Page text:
As long as the salaries are what they are here we can't expect hiring good simultaneous translation experts. We are still an "emerging market country".

But with an easy-to-handle equipment available, at least we could organize simulations, training contests. Even if we don't have experts to teach the subject on site, we can imagine using the help of experts online, and our students will feel motivated and empowered, and the dimension of the challenge is very attractive. Education is a ladder, having upper steps difficult to reach also help to climb the lower steps.


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FarkasAndras
Local time: 01:51
English to Hungarian
+ ...
I see Jun 7, 2010

Best of luck. I don't know much about the various brands of equipment etc.

I do know that your needs will differ quite a bit from the needs of people who use the equipment for actual work. For practice, you surely won't need 50 receivers as there won't be more than 10 people listening at any given time. You'd be better off building more booths (don't buy the booth, just have it built locally for next to nothing... just needs some mostly soundproof walls, big, preferebly double glass panes, a table, hopefully some ventilation and a hole for the cables to pass through). Of course the second booth means you need more equipment and a transmitter system that can handle at least 3 channels: the floor and the two booths, and receivers that have the same 3 channels. It may or may not add to the cost, I imagine that 2 interpreter's mikes/switchboards+10 receivers won't be more expensive than 1 mike/box and 50 receivers, and would allow you to practice much more efficiently.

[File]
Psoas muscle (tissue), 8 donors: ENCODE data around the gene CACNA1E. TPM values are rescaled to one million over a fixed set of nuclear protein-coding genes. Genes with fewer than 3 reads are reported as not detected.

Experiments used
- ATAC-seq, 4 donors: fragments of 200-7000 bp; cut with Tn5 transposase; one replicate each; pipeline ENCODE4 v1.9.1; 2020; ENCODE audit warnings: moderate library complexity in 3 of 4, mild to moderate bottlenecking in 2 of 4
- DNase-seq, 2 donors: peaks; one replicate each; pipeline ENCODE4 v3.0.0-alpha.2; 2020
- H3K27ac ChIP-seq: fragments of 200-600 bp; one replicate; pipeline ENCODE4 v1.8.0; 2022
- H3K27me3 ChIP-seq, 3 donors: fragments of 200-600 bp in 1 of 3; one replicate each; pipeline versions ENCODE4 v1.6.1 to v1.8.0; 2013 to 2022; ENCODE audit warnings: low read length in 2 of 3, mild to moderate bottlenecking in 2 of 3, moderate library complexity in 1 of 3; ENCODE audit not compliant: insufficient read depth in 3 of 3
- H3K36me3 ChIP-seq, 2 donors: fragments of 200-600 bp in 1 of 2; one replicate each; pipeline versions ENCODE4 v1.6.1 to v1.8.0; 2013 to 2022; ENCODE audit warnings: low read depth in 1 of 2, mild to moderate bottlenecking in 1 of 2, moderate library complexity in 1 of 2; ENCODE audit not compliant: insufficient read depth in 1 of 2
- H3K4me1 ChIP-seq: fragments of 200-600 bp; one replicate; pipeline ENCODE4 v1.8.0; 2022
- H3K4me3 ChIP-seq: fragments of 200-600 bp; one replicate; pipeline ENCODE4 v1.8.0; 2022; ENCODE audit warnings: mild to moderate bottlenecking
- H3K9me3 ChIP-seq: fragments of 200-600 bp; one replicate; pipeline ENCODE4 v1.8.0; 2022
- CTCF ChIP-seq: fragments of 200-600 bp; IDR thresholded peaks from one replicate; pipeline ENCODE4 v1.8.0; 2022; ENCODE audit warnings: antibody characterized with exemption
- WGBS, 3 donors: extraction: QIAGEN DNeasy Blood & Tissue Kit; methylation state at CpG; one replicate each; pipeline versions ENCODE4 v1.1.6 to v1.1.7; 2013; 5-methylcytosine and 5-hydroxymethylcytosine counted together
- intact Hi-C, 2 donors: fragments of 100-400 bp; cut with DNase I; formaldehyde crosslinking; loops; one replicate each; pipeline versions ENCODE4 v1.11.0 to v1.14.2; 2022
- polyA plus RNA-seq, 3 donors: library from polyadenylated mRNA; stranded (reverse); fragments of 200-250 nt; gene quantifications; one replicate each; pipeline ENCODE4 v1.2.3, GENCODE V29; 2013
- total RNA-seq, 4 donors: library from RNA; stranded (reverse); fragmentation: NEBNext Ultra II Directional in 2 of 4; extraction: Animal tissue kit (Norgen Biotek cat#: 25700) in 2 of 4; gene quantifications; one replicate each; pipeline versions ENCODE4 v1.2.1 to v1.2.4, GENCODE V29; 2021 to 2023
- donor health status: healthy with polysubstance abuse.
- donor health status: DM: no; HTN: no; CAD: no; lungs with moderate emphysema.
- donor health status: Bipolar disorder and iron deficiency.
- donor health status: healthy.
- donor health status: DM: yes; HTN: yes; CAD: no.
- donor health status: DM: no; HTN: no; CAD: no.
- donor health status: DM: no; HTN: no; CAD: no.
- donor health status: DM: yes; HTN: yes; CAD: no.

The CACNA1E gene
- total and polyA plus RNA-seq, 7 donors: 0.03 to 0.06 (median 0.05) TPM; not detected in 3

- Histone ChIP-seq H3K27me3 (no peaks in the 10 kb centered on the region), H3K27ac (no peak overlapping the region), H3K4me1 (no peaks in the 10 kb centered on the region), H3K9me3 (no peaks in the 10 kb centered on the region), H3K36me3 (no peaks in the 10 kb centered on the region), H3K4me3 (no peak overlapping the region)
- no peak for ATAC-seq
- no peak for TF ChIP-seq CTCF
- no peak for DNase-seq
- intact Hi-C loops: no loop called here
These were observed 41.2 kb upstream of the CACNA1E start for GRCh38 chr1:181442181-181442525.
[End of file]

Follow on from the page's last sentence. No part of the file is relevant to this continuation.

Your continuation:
Ideally, you'd have a booth for every two students so everyone can practice at the same time with the teachers listening in on them at random. You probably don't have the budget for that but I'd at least consider getting 2 booths instead of 1.


The whole thing is complicated by another issue: whether you want to rent out the equipment. In principle, renting the kit out could be a VERY handy source of income for the school, but if you decide to go down that route you'll probably need the 50 receivers and at least one mobile booth, plus a technician who can set the whole system up on the client's site and of course it could interfere with your practice schedule.

Edit: also, if the school has a good internet connection and computers you can use without much concern for bandwidth or traffic, you could possibly get the sort of remote teaching you were talking about, as well as have access to some real life material. For example, here's a plenary session of the European Parliament: http://www.europarl.europa.eu/wps-europarl-internet/frd/vod/player?date=20100209&language=en&format=mp4
You can pick any session or search by speaker and listen to the original and the interpretation into all the languages. You can even download multilingual video files, so you can, say, listen to a speech in the original language, record yourself interpreting it, then compare that with the performance of the EU's interpreters.

[Edited at 2010-06-07 15:41 GMT]


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Magdolna Kovacs
Local time: 01:51
English to Hungarian
interpretation Aug 24, 2010

It is interesting what you offer.

Simultanous interpretation.